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Stay Safe in Warm Weather

June 28, 2016

staysafeinhotweather-postSummer temperatures have reached their peak and it doesn’t look like they will be cooling down any time soon. We’ve created a list of important information and helpful tips to guide you through the summer heat.

Stay hydrated – Drink plenty of water and avoid alcoholic and caffeinated drinks.

Watch for symptoms – The National Weather Service has a helpful infographic that explains the differences between heat exhaustion and heat strokes. Some symptoms, like nausea or vomiting, are signs of both. Other symptoms are much different. For example, when you experience heat exhaustion you may have excessive sweating and cool, pale, and clammy skin. When you experience a heat stroke you experience the opposite. You may have a fever with red, hot skin and no sweating. The American Red Cross recommends calling 9-1-1 if you or someone you know is showing sign of a heat stroke. You can see the full graphic with more information from the NWS here. Learn more about what to do during a heat stroke or heat exhaustion from the Red Cross here.

Stay cool when you can – Turn on your AC at home or spend as much time as you can in air conditioned places to help avoid excessive heat. If you use fans to keep cool, do not direct the flow of the fan directly toward yourself if the room is hotter than 90°F. According to the NSW, the dry blowing air will cause dehydration at a quicker rate and can endanger your health. Cool baths and showers can also help alleviate the discomfort from excessive heat.

Remember that hot cars can be deadly – Never leave children or pets in your car. A closed vehicle can reach 140°F-190°F degrees within 30 minutes on a hot, sunny day. According to a report from San Jose State University, there were 24 child vehicular heat stroke deaths in 2015. There have already been 23 reported this year. According to the report, 54% of these deaths over the last 18 years have been caused by the child being “forgotten” by the caregiver. You can learn more here.

Be aware of the air quality index – About News reports that the air quality can decrease during the summer months since the heat and sunlight, “essentially cook the air along with the chemical compounds.” Poor air quality can make breathing difficult for those with respiratory or heart problems. You can visit AirNow.gov to check your local air quality conditions. The website will breakdown the air quality forecast, current conditions, and nearby resources for more information.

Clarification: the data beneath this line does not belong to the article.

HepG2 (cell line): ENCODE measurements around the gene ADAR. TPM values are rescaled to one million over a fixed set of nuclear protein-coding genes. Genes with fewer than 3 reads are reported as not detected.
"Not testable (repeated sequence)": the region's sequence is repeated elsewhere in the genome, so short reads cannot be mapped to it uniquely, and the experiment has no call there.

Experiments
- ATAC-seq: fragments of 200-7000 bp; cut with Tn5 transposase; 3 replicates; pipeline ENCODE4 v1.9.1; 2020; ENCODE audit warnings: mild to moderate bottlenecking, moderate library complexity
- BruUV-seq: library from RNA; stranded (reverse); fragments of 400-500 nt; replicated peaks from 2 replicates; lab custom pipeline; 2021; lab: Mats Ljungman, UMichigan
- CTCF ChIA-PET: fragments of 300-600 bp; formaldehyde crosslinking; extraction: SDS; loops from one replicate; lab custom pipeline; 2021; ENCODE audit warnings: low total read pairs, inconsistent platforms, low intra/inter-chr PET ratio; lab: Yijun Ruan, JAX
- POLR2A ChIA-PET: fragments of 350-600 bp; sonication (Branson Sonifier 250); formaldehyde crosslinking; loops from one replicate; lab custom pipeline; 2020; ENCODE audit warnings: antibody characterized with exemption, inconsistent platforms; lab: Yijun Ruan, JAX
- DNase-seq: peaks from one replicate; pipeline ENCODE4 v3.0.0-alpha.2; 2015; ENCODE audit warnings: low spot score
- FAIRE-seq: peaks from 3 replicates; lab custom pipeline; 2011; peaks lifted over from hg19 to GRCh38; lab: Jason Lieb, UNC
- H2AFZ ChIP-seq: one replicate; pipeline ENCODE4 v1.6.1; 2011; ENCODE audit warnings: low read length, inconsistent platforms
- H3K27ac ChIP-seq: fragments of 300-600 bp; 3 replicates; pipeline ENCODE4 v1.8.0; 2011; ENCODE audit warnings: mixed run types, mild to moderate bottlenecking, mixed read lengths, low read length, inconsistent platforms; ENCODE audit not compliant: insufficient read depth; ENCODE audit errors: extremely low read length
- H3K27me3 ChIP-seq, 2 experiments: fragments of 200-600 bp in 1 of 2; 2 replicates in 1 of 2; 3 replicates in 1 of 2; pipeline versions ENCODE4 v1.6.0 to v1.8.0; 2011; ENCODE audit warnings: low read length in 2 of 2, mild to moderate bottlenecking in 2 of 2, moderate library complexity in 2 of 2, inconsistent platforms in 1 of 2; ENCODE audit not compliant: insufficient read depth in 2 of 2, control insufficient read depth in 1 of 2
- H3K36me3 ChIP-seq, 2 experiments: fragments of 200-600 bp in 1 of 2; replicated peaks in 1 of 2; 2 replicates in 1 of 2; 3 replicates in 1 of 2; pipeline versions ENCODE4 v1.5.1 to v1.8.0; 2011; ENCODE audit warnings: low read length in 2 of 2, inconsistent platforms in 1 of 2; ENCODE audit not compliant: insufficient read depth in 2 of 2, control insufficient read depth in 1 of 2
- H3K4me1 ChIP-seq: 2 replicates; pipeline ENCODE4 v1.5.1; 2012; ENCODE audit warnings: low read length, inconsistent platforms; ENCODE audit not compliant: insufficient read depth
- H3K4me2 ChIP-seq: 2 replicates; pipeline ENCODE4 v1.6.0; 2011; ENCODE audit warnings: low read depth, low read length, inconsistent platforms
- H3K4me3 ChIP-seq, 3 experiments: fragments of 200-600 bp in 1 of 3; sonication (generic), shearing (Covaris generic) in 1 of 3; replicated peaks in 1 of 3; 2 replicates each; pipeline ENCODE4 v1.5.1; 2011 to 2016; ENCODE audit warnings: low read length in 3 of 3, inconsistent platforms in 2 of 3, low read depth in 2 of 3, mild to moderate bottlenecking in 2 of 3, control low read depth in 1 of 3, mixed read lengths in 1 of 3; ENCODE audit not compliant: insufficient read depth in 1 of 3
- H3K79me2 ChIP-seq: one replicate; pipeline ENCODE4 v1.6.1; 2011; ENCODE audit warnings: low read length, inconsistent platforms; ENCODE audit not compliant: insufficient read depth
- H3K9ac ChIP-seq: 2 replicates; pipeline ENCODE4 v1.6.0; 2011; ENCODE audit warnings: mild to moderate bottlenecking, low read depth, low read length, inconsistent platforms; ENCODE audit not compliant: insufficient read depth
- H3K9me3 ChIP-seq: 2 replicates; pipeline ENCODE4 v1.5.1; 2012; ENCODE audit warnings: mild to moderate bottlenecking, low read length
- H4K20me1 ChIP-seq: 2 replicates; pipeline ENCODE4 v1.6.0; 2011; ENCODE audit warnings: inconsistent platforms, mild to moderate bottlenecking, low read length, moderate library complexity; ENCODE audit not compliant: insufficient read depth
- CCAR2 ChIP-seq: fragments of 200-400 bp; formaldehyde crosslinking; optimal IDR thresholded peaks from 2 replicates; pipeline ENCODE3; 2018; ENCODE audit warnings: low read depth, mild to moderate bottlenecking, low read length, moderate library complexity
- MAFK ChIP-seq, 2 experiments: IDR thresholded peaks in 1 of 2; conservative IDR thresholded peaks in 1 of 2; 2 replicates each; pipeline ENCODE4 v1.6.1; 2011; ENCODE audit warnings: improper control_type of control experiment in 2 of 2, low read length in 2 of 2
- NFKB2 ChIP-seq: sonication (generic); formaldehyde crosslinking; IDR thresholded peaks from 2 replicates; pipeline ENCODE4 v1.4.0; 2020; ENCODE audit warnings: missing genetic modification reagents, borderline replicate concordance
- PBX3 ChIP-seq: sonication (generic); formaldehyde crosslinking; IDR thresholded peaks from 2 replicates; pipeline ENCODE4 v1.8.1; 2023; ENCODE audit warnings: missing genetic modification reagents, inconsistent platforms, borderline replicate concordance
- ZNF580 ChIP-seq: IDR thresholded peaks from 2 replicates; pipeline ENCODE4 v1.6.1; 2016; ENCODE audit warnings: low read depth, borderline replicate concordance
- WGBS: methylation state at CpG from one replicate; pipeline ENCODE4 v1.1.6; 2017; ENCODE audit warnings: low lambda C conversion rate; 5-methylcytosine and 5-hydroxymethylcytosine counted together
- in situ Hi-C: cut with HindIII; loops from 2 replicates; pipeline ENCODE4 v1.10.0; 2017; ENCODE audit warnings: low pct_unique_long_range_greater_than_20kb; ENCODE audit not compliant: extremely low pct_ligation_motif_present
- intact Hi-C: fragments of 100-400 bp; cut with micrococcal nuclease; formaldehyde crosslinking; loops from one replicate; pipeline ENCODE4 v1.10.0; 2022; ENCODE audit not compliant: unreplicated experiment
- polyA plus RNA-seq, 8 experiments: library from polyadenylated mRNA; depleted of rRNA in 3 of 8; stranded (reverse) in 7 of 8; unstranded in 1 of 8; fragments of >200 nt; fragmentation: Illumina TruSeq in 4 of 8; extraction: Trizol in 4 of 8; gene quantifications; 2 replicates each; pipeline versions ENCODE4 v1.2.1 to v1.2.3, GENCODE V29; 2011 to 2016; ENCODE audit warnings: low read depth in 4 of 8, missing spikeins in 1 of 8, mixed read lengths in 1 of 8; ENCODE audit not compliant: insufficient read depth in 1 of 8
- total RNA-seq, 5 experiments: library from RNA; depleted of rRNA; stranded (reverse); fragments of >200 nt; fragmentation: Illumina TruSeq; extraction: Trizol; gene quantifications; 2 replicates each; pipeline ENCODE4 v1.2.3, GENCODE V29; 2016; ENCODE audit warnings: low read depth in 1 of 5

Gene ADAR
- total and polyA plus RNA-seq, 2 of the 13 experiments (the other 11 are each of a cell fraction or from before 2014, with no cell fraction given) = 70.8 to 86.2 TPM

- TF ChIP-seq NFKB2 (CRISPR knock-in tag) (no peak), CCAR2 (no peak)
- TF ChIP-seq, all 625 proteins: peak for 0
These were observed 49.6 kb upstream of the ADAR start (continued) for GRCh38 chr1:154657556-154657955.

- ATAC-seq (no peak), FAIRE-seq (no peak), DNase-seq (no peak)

Know the lingo – Heat alerts are issued to keep people informed and prepared for potential weather conditions. The National Weather Service Forecast Office (NWSFO) may issue the following:

  • Excessive Heat Warning – This is issued within 12 hours of the onset of extremely dangerous heat conditions. The criteria for this warning may vary across the country, but the general rule explained by the NWSFO is, a warning is issued when the maximum heat index temperature is expected to be 105°F or higher for at least two days where night time air will not drop below 75°F.
  • Excessive Heat Watches – A heat watch is issued when conditions are favorable for excessive heat within the next 24 to 72 hours. A watch means the risk of a heat wave has increased but the time of its occurrence is unknown.
  • Heat Advisory – Like the excessive heat warning, a heat advisory is issued within 12 hours of the onset of extremely dangerous heat conditions. The criteria for this warning may vary across the country, but the general rule explained by the NWSFO is, a warning is issued when the maximum heat index temperature is expected to be 100°F or higher for at least two days where night time air will not drop below 75°F.
  • Excessive Heat Outlooks – An excessive heat outlook will be issued when there is potential for excessive heat within 3-7 days of the alert. 

Stay safe and stay cool this summer – No outdoor adventure or activity is worth risking your health and well-being during these hot, summer months.

 

Sources:

About.com
AirNow.Gov
National Weather Service – Heat Illness, Watches and Warnings, How to Respond to Excessive Heat Events
NoHeatStroke.org
The American Red Cross

 

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